It was Matsuo Basho who made the revolutionary achievement of writing poems of artistic value in the haikai form in the seventeenth century. There was no such a word as haiku in Basho’s days. It was not until about two hundred years after his death that the writers of artistic haikai began to call their works haiku to distinguish them as an art from jokes or allusively ironic pieces which then began to be called senryu or kyoka, respectively.

The counting of syllables in an English word varies from speaker to speaker. The word poem pronounced by some English speakers, for instance, sounds like a one-syllable word or by others as a two syllable word. The word poet, however, is pronounced almost always as a two-syllable word. Thus, the haiku poems I write in English often follow the five-seven-five syllable rule loosely.

Connection with nature is another basic core tradition in the haiku writing. The reason for this would no doubt call for heated discussion by experts. But as a full-blooded Japanese who received more education outside Japan than at home, I must ask for others’ permission to say that the haiku artists feel that nature is the ultimate ruler of all living things deserving our due respect. We all came into this world by the natural power in disregard of our own will. And in most of the cases, we leave this world when the time for each individual to do so comes. Before nature we are powerless. We don’t know what nature is as we don’t know what life is. But we can have a glimpse of what happens in nature as its work. For example, the blooming of flowers and birds flying and chirping are works of nature. By catching a glimpse of nature’s work, only a momentary spark, and jotting it down in words as a reflection of our mind, we may get closer to knowing it. The five-seven-five-syllable poem, or close to it in any language, is a handy form of poetry to capture the works of nature when noticed. Doing so could be a way to bring the unseen power of nature into the human consciousness.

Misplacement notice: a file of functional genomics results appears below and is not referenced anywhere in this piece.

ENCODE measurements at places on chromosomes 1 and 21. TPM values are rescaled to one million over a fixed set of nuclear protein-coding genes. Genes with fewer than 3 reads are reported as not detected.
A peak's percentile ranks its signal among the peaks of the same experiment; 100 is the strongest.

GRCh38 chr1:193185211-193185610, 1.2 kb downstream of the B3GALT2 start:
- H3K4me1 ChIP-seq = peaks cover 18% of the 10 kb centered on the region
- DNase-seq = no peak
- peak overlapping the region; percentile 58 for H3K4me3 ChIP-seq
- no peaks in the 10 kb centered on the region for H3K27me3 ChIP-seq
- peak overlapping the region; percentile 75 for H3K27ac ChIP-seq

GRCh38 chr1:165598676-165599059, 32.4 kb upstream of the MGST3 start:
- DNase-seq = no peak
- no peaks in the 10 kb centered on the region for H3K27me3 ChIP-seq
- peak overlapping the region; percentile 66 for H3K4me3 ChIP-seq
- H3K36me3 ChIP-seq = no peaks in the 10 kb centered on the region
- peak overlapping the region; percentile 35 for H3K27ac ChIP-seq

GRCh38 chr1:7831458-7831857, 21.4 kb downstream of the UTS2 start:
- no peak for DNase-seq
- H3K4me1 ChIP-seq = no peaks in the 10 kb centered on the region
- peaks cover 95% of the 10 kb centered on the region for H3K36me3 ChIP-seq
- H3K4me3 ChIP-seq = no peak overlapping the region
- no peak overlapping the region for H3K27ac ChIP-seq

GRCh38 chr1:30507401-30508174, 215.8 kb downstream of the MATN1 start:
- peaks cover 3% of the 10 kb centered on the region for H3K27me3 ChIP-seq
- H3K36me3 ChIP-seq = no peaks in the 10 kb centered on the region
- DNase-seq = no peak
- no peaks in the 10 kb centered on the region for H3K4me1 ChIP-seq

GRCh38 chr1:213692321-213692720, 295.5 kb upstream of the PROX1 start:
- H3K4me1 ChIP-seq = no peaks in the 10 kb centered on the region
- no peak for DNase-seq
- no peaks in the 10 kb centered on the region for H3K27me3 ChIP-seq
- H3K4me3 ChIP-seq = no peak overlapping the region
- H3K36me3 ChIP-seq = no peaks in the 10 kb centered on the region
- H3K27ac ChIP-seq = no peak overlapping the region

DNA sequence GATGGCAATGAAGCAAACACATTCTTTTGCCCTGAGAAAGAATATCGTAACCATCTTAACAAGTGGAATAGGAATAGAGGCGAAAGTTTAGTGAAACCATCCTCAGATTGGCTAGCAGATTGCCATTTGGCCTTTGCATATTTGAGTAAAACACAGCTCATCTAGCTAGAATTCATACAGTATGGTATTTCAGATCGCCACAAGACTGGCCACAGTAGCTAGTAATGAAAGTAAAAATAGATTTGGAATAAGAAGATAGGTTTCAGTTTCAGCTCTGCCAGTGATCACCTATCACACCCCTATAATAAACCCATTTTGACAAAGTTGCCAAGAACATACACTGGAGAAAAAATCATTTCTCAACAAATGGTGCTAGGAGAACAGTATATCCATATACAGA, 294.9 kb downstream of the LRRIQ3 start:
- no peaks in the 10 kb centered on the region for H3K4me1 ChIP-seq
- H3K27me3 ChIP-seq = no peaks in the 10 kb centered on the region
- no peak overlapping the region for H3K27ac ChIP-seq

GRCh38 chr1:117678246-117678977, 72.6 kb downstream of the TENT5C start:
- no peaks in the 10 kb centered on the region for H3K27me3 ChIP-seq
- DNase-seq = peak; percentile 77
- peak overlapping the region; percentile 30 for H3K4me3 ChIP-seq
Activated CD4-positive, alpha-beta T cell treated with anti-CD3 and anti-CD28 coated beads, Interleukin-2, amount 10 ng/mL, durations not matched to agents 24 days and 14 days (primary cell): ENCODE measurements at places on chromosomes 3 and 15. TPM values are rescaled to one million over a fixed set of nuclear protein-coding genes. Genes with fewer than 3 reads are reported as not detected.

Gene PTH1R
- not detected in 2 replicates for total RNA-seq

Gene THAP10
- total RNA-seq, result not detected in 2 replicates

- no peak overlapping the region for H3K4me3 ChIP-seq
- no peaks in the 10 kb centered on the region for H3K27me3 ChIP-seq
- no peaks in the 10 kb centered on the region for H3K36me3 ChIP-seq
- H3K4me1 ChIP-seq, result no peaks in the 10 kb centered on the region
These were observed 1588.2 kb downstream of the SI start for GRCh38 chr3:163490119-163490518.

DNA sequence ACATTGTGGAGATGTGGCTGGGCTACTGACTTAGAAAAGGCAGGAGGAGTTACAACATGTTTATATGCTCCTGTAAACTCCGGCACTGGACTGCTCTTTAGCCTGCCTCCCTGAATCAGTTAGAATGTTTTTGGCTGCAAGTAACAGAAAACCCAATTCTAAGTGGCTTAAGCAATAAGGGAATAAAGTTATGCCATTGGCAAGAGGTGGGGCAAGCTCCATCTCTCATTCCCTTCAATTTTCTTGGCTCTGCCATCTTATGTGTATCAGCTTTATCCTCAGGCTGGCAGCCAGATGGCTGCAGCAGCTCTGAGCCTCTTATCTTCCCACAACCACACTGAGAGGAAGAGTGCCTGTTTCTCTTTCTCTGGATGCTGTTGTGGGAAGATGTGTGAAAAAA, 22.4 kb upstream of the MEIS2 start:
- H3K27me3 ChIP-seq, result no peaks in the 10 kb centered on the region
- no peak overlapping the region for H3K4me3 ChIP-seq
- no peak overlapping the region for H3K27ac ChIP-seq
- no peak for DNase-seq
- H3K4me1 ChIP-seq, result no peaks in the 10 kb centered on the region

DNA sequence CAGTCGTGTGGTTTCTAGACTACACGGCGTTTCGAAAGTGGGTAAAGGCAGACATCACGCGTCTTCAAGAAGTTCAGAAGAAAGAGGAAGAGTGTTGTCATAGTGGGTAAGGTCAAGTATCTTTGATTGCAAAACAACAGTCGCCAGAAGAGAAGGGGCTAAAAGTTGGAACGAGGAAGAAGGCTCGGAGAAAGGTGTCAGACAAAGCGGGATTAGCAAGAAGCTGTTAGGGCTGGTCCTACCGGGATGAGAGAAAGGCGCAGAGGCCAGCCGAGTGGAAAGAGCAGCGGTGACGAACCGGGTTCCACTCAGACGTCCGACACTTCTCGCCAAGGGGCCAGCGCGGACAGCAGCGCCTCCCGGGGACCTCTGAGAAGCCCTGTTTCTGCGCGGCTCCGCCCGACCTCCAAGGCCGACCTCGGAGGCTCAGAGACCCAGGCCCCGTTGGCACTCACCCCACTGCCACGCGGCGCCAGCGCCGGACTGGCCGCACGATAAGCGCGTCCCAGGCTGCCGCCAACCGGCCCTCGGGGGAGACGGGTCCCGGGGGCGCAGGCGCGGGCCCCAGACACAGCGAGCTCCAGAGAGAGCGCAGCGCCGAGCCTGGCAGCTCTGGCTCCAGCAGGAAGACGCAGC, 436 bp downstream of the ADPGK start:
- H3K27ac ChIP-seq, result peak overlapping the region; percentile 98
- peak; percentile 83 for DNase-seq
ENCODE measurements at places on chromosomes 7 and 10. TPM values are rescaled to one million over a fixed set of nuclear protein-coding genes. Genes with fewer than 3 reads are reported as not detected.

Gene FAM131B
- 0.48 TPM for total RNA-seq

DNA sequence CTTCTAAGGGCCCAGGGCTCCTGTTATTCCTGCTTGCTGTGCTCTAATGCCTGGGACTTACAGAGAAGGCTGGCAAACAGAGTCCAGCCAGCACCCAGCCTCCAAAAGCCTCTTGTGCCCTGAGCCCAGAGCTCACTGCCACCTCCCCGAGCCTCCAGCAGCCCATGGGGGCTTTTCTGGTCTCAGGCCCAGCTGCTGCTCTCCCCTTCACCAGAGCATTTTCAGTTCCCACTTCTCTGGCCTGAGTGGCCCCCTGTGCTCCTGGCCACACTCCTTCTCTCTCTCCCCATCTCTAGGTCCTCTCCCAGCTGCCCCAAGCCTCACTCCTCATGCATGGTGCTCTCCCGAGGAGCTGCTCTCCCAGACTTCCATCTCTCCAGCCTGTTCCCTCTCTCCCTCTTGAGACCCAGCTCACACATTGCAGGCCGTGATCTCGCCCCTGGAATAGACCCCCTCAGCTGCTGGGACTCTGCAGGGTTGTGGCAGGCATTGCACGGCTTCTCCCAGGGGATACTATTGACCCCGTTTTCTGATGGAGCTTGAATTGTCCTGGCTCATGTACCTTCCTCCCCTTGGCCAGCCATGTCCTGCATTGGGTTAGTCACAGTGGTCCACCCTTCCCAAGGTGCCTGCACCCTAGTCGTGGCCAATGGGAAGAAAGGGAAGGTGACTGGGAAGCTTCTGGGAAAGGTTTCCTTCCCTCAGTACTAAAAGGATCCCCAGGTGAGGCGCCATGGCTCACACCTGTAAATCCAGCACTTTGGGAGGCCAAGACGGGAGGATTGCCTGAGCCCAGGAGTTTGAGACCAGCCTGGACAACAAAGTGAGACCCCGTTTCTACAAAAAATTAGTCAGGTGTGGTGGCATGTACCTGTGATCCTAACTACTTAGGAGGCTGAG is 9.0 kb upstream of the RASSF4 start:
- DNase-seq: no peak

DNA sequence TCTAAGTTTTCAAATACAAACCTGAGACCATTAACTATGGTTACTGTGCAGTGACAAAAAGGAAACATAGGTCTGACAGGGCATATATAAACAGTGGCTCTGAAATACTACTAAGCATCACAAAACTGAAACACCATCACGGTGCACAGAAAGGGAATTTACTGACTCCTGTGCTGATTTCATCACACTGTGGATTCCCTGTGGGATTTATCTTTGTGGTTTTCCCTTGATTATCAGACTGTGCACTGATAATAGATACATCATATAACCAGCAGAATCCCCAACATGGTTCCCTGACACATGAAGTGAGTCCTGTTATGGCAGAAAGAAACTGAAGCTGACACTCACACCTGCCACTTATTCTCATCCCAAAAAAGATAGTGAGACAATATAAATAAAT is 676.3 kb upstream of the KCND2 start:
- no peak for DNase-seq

I have written around two thousand haiku poems in nearly a decade, and I have randomly selected and edited 496 of them for this publication. I plan to publish all the rest of them, in addition to other forms of poems I have also written, in the future.

Finally, since so much must be squeezed into the seventeen syllables, I take full advantage of poetic license to disregard grammar or any rule of the language. Since I intend my haiku poems to appeal directly to the imagination of the readers through words only, the use of pictures or illustrations is avoided. And like any other form of poetry, each haiku poem, although it’s so short, is meant to be independent. I would be honored if the readers read them as such.


AshiAkira’s book will go into full global distribution networks, including and in the next 6-8 weeks. For the time being the book can be purchased directly from Lulu, and the link to the page for the purchase is:








I’m back…


So, I haven’t been around for a while. Sorry. But it seemed a good idea to launch an author page and claim ownership of this crazy thing called a social platform.

Some of you know, I moved over to Weebly. Which worked out pretty well for the first year or so. And then Weebly was hacked and off went my private contact information into that vast expanse of internet, all for sale to any blackheart with a few bucks in their wallet.

I know this because a) Weebly sent me an email notifying me of the hack and would I please change my password? and b) I received a call from a complete stranger about a month ago who wanted to know if I’d like to go into business with him. The call went something like this:

“Hi, Sue. This is Chris. I’m reaching out to see if you’re interested in looking into a business venture.”

Me, sucking in a breath so I don’t explode. I need to keep this creep on the phone long enough to glean some info. “Wow. A cold call,” I say through gritted teeth. “You’re pretty brave. But, um, how do you know me?”